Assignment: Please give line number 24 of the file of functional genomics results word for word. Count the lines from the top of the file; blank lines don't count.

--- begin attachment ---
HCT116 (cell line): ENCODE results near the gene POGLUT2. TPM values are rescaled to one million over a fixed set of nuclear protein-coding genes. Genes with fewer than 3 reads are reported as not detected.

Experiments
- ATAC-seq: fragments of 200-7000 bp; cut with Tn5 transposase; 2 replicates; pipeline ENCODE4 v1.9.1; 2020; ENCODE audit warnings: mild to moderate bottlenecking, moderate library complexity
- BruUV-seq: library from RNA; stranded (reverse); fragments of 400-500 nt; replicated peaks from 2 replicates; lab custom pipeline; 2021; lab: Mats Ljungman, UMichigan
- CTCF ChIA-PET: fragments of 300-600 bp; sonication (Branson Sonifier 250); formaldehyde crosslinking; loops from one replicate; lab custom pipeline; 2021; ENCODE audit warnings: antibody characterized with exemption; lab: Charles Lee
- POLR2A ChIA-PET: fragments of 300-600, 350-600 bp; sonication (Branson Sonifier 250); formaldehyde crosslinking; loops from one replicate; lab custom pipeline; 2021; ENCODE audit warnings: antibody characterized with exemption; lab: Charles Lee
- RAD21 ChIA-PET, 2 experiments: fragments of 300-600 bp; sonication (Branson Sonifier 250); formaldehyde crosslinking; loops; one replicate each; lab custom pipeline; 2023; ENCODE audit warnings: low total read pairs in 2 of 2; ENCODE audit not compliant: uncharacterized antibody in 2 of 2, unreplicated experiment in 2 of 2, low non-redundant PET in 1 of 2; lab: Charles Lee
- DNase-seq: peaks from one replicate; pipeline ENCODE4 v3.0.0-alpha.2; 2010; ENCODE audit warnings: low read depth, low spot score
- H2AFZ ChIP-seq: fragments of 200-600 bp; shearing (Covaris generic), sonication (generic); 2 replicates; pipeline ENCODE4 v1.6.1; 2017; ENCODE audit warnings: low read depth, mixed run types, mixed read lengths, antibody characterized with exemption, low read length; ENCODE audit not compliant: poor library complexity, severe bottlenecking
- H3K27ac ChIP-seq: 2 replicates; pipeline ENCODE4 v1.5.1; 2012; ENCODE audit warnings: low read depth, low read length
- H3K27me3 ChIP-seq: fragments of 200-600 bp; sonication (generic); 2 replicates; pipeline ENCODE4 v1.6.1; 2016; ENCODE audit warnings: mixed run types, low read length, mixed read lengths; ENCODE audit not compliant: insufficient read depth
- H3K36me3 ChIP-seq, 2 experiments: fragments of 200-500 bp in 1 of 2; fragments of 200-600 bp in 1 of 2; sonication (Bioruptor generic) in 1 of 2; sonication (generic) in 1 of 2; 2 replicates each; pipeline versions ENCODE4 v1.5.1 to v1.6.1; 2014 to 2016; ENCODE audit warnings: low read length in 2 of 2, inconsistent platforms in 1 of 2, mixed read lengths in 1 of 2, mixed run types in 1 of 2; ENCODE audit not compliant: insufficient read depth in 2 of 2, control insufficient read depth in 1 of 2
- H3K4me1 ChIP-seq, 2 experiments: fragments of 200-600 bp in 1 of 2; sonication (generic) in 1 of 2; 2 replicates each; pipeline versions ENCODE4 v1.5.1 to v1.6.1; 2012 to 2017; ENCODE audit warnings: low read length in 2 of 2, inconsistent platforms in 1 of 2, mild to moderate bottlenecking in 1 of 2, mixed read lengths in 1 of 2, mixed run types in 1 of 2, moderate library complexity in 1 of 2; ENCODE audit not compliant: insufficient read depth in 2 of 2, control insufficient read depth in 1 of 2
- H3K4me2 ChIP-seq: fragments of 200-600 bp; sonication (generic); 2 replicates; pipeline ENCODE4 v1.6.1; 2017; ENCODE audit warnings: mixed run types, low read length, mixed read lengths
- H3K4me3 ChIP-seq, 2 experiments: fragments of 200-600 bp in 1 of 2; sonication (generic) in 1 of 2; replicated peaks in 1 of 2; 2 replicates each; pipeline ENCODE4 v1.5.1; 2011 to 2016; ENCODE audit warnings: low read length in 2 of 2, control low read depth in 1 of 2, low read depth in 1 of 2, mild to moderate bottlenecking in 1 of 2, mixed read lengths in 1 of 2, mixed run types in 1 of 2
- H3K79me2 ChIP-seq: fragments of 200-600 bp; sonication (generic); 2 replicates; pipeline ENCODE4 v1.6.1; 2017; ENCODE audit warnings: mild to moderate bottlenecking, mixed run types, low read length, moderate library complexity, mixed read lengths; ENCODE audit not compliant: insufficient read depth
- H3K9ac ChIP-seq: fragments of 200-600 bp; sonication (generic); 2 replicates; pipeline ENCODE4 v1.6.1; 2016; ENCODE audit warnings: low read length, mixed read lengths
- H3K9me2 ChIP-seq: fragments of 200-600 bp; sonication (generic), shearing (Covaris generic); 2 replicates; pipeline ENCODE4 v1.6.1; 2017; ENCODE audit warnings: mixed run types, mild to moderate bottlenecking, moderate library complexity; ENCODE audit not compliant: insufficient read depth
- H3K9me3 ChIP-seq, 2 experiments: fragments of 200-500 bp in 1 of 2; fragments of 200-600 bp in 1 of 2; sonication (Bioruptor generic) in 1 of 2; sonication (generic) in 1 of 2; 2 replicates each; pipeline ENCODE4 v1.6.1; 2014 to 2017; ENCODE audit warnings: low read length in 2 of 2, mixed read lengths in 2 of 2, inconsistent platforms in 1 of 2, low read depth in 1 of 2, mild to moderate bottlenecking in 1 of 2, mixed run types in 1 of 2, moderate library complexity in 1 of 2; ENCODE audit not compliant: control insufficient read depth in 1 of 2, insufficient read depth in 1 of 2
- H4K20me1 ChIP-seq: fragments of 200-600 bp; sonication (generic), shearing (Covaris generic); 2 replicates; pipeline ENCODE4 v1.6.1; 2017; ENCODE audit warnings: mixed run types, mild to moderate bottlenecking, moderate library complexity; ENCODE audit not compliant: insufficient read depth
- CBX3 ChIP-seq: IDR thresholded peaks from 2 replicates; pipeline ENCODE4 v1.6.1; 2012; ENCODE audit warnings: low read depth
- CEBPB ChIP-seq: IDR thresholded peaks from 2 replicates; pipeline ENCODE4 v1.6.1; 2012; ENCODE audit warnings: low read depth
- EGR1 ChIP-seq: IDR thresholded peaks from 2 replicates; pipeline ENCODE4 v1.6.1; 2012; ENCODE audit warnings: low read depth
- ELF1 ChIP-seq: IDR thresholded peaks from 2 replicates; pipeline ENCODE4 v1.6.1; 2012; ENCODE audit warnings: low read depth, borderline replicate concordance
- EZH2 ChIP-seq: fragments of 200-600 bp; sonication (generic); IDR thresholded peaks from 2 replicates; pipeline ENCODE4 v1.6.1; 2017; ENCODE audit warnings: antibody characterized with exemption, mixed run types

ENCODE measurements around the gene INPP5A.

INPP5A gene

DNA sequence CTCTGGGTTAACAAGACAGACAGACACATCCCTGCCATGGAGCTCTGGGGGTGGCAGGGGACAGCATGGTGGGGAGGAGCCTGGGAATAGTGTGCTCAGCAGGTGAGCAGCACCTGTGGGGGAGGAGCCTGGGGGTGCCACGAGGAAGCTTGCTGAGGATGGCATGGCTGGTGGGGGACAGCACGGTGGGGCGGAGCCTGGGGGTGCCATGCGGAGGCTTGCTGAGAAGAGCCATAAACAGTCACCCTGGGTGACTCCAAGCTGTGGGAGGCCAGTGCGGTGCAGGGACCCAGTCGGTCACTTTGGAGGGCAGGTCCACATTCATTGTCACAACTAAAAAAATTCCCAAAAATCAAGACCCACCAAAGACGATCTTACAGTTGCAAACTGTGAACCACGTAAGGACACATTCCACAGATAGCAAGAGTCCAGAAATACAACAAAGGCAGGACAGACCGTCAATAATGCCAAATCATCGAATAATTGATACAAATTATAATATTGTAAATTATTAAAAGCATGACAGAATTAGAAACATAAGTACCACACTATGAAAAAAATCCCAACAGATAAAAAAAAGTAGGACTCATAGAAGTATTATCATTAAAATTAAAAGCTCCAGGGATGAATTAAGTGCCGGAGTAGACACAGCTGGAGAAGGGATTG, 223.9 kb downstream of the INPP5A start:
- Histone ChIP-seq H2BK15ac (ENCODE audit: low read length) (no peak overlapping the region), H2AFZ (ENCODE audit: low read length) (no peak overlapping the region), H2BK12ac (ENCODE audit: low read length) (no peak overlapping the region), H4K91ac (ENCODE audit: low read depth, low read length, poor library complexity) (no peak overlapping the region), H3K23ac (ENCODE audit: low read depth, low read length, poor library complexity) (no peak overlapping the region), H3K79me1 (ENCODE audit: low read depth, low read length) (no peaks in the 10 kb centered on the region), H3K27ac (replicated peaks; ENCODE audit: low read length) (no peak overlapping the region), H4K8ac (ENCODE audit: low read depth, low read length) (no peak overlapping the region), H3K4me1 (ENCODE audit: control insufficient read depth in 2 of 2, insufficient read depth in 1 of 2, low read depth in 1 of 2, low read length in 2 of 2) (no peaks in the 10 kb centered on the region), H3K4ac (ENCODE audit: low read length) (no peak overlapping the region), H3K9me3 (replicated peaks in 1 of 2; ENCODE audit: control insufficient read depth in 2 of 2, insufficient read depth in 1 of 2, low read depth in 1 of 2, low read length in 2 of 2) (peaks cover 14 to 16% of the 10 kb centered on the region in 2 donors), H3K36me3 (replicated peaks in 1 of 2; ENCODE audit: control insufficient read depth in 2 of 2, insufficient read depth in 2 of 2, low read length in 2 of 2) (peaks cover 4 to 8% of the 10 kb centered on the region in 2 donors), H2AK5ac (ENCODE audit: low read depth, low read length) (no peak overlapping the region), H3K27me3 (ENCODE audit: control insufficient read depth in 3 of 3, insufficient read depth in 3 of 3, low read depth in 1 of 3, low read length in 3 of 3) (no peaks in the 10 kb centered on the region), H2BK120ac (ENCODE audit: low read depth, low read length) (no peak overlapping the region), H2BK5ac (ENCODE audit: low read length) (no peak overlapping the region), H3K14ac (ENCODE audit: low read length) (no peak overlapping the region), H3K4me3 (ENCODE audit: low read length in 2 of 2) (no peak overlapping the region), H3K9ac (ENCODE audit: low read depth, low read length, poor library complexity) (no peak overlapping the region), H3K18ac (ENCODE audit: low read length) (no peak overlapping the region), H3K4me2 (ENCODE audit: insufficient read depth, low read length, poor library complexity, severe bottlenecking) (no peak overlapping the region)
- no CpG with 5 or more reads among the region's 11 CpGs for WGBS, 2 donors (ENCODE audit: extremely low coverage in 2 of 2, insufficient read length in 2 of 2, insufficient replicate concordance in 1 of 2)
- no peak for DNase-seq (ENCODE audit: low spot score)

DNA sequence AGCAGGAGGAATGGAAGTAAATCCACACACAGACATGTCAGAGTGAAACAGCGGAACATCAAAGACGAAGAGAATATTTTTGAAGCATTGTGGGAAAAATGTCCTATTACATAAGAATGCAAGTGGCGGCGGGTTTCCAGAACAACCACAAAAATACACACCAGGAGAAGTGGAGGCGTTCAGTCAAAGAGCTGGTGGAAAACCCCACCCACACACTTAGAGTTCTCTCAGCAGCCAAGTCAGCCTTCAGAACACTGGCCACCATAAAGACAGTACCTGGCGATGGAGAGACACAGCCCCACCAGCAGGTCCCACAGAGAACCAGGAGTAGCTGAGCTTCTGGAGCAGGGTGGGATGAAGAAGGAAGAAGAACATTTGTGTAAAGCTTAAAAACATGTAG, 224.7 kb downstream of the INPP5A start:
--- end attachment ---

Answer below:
- ELF1 ChIP-seq: IDR thresholded peaks from 2 replicates; pipeline ENCODE4 v1.6.1; 2012; ENCODE audit warnings: low read depth, borderline replicate concordance